A rough start need not dictate the course of a lifetime. The right support provided at the right time can set shaky feet onto a firm path towards a flourishing life.

The Christchurch Methodist Mission (CMM) has supported children, adults and older people to flourish for more than 80 years. And for years, it has supported the people of Ōtautahi, the West Coast and Upper South Island through its growing provision of social, transition and emergency housing. In the middle of 2021, CMM got the opportunity to combine its areas of expertise through a contract to provide supported accommodation to rangatahi.

Practice Leader of CMM’s Social Services team, Kallysa Hollis, explains that nine months ago CMM secured an Oranga Tamariki (OT) contract to support the transition of 16 to 21-year-olds exiting the government agency’s care.

Under the contract, CMM is responsible for providing safe, stable and supported accommodation for rangatahi, while working with them to develop the life and interpersonal skills they need to thrive in adult life.

Kallysa says that taking on the work felt like a natural progression – and an exciting one.

“We were already working with OT through our whānau and tamariki support activities. When this contract came up, we saw it as an opportunity to combine our passion with the knowledge and expertise of our colleagues working in housing in the wider CMM organisation.

In not the most auspicious of starts, the new contract began just as the Government shut down Aotearoa New Zealand in August of 2021, responding to community transmission of COVID-19.

“We had just got our youth workers on board – day one – and the next day we went into lockdown. So they had a really exciting induction period!”

Despite the disruption, the wheels still kept turning and things got up and running.

The transition process starts with OT referring eligible rangatahi to CMM.  The youth workers then come alongside the young person to determine the accommodation and support that will best meet their needs.

Kallysa says that the idea of living independently appeals to all rangatahi that CMM has supported so far – whether from a care or a custody environment.

“All of them are excited by the potential prospect of having their own space – a place that they can call their own, that feels safe. As part of the referral process we ask them whether they want to live by themselves or in shared accommodation. They all say that they want to live alone.”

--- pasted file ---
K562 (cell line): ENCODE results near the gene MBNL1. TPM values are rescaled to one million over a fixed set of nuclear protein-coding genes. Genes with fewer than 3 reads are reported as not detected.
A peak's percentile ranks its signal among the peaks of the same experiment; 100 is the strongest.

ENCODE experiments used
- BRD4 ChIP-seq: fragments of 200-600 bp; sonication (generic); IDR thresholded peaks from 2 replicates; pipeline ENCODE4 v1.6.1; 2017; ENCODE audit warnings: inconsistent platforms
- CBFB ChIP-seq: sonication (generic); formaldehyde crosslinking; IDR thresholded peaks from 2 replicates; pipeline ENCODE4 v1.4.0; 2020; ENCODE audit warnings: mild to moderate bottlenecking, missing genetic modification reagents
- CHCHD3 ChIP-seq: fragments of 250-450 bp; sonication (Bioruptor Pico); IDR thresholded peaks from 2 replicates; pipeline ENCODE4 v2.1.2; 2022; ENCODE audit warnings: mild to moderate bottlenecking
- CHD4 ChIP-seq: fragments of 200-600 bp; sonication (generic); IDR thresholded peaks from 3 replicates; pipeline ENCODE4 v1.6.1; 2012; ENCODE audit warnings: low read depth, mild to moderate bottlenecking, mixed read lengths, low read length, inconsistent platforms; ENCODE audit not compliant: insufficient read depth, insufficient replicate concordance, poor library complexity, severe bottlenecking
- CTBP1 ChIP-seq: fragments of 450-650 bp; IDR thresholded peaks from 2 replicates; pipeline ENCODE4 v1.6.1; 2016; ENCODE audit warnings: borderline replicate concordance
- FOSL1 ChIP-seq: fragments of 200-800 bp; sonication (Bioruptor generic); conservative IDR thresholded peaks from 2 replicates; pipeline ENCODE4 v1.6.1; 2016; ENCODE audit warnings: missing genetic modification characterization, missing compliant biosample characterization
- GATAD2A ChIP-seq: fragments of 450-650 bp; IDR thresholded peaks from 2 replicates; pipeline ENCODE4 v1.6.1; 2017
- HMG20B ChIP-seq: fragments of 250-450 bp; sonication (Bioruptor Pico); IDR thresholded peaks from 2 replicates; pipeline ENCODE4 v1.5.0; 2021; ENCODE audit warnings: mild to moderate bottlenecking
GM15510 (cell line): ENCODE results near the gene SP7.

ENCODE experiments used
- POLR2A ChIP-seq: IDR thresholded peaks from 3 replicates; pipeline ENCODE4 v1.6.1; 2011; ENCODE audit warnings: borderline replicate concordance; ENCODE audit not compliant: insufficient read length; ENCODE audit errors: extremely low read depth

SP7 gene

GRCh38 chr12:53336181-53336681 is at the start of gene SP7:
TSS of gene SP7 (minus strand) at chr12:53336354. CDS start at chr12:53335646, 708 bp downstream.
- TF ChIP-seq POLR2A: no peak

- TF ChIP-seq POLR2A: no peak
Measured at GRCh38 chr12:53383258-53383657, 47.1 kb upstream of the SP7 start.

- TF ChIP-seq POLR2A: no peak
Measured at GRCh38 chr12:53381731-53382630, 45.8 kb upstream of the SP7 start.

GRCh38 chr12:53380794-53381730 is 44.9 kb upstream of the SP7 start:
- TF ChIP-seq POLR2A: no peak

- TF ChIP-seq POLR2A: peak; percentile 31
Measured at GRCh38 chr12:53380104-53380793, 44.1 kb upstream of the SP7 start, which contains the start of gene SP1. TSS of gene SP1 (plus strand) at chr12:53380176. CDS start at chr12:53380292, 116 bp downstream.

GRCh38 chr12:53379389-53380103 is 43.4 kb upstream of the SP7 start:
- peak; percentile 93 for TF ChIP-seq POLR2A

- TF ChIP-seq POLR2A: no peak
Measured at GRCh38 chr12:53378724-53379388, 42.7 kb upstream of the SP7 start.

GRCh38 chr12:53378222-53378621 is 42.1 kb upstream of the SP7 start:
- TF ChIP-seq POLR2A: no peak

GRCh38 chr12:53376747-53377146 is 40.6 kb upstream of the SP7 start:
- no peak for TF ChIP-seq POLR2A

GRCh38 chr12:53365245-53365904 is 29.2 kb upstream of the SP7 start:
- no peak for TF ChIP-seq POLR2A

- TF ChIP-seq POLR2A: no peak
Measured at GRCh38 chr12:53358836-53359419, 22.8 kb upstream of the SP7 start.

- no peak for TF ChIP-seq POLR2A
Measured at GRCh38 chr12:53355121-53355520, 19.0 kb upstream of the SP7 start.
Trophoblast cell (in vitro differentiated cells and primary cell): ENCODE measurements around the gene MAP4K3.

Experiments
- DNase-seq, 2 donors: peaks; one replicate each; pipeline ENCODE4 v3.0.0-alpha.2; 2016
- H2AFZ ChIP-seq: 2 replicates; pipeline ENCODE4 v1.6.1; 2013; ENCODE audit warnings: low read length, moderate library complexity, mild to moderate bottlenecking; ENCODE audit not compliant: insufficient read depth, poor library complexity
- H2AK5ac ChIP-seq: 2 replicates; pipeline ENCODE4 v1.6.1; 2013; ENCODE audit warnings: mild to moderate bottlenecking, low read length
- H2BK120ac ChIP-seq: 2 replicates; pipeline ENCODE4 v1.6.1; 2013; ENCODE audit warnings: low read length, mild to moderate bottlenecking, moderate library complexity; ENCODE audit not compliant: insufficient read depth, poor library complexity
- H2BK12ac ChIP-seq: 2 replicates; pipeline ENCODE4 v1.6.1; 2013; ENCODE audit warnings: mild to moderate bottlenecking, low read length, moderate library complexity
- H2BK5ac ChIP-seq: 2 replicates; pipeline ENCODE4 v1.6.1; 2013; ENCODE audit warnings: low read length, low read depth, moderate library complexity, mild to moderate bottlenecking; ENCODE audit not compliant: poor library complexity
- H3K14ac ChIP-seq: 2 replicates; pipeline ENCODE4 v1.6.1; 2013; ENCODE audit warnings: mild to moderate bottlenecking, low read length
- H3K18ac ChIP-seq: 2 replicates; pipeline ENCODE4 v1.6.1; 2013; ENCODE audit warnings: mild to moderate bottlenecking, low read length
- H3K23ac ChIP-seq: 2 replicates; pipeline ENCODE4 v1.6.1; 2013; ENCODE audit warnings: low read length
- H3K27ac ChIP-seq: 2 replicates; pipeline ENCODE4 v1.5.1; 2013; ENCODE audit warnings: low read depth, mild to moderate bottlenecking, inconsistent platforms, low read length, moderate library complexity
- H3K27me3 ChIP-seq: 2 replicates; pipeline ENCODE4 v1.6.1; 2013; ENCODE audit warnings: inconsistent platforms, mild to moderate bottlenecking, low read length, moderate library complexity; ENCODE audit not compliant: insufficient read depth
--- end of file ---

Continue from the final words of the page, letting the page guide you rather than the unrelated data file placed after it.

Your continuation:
When you’re 17, living by yourself in a flat may sound like a great idea but in reality, they can find it hard to cope. It can get lonely.

But Kallysa says that some of the younger ones don’t really understand the realities of that. “When you’re 17, living by yourself in a flat may sound like a great idea but in reality, they can find it hard to cope. It can get lonely.”

“So it’s important that we weigh up their history when settling their living arrangements.”

To cater to the varying needs, CMM has secured different types of accommodation – a five-bedroom-house, two two-bedroom units and three one-bedroom units.

CMM rents the properties from the private market. “We have a great tenancy manager who does a spectacular job in wooing the landlords,” says Kallysa.

CMM takes on the lease, then lets the properties to the young people referred for support. Kallysa says the arrangement is appealing for landlords. “There are no concerns about the rent being paid. We do all the property checks. We do all the repairs. They will get their property back in the condition they rented it to us. So for landlords, it’s actually a sweet deal.”

The rent charged to the young tenants is kept at a reasonable level. A youth worker journeys alongside as they settle in, working on their independent living skills. Those skills range from budgeting, cooking, to keeping the place in order for inspections and help is individually tailored to the young person’s needs.

Rangatahi referred to CMM can stay in supported accommodation until they are ready to move on, or until they are 21.

As a relative newcomer to youth housing, Kallysa says that it has been really helpful having a collaborative working relationship with the other OT contractor in Ōtautahi providing supported accommodation.

The other contractor is a collaboration of kaupapa Māori provider Purapura Whetu, mental health service providers Stepping Stones Trust and addictions service Odyssey House.

“We all started this work at the same time and are working closely together. It’s not often that you get that in the NGO-social services space. But we’ve all got the same passion for young people to transition to independence. It’s proving a really positive experience.”

If it’s proving a positive experience for the organisations delivering the support, the rangatahi of Ōtautahi can only but benefit.

CMM Practice Leader Kallysa Hollis and youth worker Jon Whaanga